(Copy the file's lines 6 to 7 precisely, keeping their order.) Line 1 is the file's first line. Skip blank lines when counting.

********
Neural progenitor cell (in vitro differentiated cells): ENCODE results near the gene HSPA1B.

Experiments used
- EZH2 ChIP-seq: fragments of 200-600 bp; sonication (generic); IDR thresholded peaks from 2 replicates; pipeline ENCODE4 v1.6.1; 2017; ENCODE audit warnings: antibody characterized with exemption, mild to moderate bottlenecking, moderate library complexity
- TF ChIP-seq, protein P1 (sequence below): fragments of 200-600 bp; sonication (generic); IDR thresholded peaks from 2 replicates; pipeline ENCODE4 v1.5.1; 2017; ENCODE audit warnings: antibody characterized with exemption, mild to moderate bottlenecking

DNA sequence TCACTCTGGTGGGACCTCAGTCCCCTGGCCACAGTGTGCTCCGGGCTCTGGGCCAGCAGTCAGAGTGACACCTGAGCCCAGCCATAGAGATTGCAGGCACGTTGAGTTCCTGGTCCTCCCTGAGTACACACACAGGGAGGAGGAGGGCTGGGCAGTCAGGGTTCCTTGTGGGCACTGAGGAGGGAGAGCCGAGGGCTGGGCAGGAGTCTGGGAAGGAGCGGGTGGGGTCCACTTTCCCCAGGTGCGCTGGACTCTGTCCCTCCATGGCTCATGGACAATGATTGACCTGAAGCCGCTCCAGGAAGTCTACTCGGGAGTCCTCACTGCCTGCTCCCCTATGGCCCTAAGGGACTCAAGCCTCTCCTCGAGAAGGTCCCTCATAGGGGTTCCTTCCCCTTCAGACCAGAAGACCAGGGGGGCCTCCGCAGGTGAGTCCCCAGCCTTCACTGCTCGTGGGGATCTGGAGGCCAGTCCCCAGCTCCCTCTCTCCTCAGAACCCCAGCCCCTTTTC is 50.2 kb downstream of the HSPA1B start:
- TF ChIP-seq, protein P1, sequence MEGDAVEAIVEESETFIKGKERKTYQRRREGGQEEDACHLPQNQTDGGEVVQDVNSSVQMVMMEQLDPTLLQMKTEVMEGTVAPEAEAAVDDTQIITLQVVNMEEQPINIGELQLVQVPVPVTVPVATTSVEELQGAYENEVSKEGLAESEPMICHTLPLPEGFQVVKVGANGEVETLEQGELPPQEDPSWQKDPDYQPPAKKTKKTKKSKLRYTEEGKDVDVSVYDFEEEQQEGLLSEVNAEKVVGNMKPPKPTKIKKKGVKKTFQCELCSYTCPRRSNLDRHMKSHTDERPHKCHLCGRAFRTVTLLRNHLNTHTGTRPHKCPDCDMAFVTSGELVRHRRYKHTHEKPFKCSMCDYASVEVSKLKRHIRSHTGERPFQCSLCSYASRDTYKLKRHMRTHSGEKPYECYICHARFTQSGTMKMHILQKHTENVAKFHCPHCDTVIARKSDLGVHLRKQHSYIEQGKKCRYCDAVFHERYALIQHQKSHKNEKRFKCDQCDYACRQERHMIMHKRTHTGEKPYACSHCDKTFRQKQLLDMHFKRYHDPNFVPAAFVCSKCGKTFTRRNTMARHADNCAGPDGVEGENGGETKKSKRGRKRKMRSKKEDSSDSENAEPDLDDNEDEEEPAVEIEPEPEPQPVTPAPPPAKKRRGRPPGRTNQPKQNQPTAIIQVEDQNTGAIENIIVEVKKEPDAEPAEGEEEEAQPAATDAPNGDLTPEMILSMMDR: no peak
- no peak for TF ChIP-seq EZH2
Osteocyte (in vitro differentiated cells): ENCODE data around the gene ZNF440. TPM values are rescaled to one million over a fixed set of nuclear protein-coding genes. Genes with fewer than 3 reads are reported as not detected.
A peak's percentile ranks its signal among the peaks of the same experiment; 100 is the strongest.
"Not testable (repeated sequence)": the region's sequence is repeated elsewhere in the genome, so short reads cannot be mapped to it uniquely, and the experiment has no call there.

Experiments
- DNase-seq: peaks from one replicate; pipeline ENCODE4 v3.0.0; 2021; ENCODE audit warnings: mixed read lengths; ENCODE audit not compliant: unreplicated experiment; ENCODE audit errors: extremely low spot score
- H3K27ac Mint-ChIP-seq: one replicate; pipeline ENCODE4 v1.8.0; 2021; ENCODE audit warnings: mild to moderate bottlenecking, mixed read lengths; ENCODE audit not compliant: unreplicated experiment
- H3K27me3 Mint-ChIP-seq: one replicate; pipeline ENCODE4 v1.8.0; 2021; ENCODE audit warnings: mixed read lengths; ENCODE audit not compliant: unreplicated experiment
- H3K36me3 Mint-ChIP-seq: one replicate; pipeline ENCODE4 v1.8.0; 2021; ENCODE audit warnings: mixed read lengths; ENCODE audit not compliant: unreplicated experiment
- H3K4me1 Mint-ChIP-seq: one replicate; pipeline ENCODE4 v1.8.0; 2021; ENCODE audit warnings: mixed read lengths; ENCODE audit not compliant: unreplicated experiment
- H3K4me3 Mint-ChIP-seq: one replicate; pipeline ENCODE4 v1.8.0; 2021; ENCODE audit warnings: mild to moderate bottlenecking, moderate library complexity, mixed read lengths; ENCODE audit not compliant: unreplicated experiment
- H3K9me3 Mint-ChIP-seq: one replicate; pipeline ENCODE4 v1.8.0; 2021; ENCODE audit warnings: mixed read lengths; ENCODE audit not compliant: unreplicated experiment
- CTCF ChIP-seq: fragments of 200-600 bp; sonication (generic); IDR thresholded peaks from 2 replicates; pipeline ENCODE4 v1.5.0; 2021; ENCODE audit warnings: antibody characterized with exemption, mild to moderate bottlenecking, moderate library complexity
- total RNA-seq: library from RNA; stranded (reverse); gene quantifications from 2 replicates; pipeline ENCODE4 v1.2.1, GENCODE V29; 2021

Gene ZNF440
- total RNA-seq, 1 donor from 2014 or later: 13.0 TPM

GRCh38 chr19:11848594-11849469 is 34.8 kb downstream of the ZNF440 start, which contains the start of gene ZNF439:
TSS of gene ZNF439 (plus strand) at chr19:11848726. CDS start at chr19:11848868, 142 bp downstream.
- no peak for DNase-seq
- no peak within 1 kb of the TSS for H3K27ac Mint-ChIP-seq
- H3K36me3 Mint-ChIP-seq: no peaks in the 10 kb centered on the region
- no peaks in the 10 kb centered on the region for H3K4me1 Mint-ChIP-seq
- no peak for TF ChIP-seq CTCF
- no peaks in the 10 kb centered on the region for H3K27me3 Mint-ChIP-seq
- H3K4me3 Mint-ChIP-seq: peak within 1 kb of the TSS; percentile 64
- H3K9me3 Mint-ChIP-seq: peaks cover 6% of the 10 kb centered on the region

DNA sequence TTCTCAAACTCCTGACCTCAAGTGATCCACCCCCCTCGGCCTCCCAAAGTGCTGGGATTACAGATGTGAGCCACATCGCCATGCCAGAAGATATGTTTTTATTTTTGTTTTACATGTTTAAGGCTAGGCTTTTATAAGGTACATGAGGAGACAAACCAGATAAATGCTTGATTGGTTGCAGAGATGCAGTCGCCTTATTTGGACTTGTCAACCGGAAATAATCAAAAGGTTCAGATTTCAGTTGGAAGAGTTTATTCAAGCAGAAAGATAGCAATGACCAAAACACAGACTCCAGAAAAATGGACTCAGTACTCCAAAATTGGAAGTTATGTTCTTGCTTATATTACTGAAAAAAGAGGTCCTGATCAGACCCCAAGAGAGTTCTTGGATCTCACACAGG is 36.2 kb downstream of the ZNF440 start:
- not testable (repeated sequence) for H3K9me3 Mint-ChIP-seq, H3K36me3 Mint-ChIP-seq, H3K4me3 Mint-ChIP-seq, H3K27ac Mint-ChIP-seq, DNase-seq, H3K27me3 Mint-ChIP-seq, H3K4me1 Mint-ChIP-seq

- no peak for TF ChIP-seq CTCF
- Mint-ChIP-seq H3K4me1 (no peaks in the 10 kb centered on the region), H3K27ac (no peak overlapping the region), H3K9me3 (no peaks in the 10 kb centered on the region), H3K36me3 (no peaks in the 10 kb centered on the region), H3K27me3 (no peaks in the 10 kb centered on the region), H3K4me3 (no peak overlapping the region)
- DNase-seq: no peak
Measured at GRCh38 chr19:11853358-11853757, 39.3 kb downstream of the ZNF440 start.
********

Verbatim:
- TF ChIP-seq, protein P1, sequence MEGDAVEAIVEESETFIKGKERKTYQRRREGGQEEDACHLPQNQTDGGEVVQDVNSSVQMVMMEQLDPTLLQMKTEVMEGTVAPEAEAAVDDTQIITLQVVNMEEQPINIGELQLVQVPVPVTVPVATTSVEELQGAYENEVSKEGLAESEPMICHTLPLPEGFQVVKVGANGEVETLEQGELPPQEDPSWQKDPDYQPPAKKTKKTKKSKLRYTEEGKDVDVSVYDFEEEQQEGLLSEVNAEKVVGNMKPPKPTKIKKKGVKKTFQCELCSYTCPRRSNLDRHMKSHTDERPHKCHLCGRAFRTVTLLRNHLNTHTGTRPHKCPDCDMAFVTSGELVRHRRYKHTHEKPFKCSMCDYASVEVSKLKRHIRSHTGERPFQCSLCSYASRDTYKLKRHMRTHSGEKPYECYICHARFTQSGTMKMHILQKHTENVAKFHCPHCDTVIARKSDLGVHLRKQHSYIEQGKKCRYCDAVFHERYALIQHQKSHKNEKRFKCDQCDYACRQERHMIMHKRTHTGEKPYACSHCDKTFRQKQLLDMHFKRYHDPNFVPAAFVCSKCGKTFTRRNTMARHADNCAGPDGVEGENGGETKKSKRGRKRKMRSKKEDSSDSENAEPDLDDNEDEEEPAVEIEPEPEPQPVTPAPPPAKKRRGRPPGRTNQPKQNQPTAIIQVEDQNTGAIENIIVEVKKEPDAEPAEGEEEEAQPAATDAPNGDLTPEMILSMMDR: no peak
- no peak for TF ChIP-seq EZH2